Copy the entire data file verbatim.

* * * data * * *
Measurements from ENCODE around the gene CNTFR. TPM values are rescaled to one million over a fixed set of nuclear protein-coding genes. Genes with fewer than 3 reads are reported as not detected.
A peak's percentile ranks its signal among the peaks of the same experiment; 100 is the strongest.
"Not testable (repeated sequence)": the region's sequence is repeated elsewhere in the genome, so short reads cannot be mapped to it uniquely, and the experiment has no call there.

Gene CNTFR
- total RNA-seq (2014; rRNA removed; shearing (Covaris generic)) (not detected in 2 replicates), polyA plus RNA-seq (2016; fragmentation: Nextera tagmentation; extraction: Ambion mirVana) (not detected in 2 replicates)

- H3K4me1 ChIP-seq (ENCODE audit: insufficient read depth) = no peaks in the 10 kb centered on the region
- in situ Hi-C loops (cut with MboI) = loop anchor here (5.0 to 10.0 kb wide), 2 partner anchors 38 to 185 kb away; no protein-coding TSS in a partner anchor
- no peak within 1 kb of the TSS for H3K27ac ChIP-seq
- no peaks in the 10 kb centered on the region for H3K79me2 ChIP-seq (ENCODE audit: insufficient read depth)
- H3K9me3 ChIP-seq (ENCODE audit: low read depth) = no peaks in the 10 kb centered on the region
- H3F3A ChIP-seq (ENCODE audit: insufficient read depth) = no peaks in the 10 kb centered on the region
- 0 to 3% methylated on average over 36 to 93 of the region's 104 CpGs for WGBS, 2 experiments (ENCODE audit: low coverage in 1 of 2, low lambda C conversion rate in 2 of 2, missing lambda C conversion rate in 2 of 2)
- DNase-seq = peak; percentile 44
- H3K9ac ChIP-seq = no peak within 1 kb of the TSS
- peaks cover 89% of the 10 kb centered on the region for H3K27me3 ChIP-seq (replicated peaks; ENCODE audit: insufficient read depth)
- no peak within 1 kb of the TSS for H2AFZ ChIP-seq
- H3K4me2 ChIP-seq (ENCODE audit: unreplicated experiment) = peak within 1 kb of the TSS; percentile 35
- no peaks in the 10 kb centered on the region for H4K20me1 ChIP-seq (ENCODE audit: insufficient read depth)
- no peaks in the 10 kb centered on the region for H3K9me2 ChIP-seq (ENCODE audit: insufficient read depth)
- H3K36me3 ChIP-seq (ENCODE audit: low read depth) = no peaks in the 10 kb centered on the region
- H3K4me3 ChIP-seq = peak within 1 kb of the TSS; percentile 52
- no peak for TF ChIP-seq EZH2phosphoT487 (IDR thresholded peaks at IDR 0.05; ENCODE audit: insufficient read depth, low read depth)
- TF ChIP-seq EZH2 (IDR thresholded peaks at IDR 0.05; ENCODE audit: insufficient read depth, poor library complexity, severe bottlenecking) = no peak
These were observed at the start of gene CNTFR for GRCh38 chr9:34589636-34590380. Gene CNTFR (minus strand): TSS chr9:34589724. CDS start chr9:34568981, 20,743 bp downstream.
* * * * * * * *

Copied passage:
Measurements from ENCODE around the gene CNTFR. TPM values are rescaled to one million over a fixed set of nuclear protein-coding genes. Genes with fewer than 3 reads are reported as not detected.
A peak's percentile ranks its signal among the peaks of the same experiment; 100 is the strongest.
"Not testable (repeated sequence)": the region's sequence is repeated elsewhere in the genome, so short reads cannot be mapped to it uniquely, and the experiment has no call there.

Gene CNTFR
- total RNA-seq (2014; rRNA removed; shearing (Covaris generic)) (not detected in 2 replicates), polyA plus RNA-seq (2016; fragmentation: Nextera tagmentation; extraction: Ambion mirVana) (not detected in 2 replicates)

- H3K4me1 ChIP-seq (ENCODE audit: insufficient read depth) = no peaks in the 10 kb centered on the region
- in situ Hi-C loops (cut with MboI) = loop anchor here (5.0 to 10.0 kb wide), 2 partner anchors 38 to 185 kb away; no protein-coding TSS in a partner anchor
- no peak within 1 kb of the TSS for H3K27ac ChIP-seq
- no peaks in the 10 kb centered on the region for H3K79me2 ChIP-seq (ENCODE audit: insufficient read depth)
- H3K9me3 ChIP-seq (ENCODE audit: low read depth) = no peaks in the 10 kb centered on the region
- H3F3A ChIP-seq (ENCODE audit: insufficient read depth) = no peaks in the 10 kb centered on the region
- 0 to 3% methylated on average over 36 to 93 of the region's 104 CpGs for WGBS, 2 experiments (ENCODE audit: low coverage in 1 of 2, low lambda C conversion rate in 2 of 2, missing lambda C conversion rate in 2 of 2)
- DNase-seq = peak; percentile 44
- H3K9ac ChIP-seq = no peak within 1 kb of the TSS
- peaks cover 89% of the 10 kb centered on the region for H3K27me3 ChIP-seq (replicated peaks; ENCODE audit: insufficient read depth)
- no peak within 1 kb of the TSS for H2AFZ ChIP-seq
- H3K4me2 ChIP-seq (ENCODE audit: unreplicated experiment) = peak within 1 kb of the TSS; percentile 35
- no peaks in the 10 kb centered on the region for H4K20me1 ChIP-seq (ENCODE audit: insufficient read depth)
- no peaks in the 10 kb centered on the region for H3K9me2 ChIP-seq (ENCODE audit: insufficient read depth)
- H3K36me3 ChIP-seq (ENCODE audit: low read depth) = no peaks in the 10 kb centered on the region
- H3K4me3 ChIP-seq = peak within 1 kb of the TSS; percentile 52
- no peak for TF ChIP-seq EZH2phosphoT487 (IDR thresholded peaks at IDR 0.05; ENCODE audit: insufficient read depth, low read depth)
- TF ChIP-seq EZH2 (IDR thresholded peaks at IDR 0.05; ENCODE audit: insufficient read depth, poor library complexity, severe bottlenecking) = no peak
These were observed at the start of gene CNTFR for GRCh38 chr9:34589636-34590380. Gene CNTFR (minus strand): TSS chr9:34589724. CDS start chr9:34568981, 20,743 bp downstream.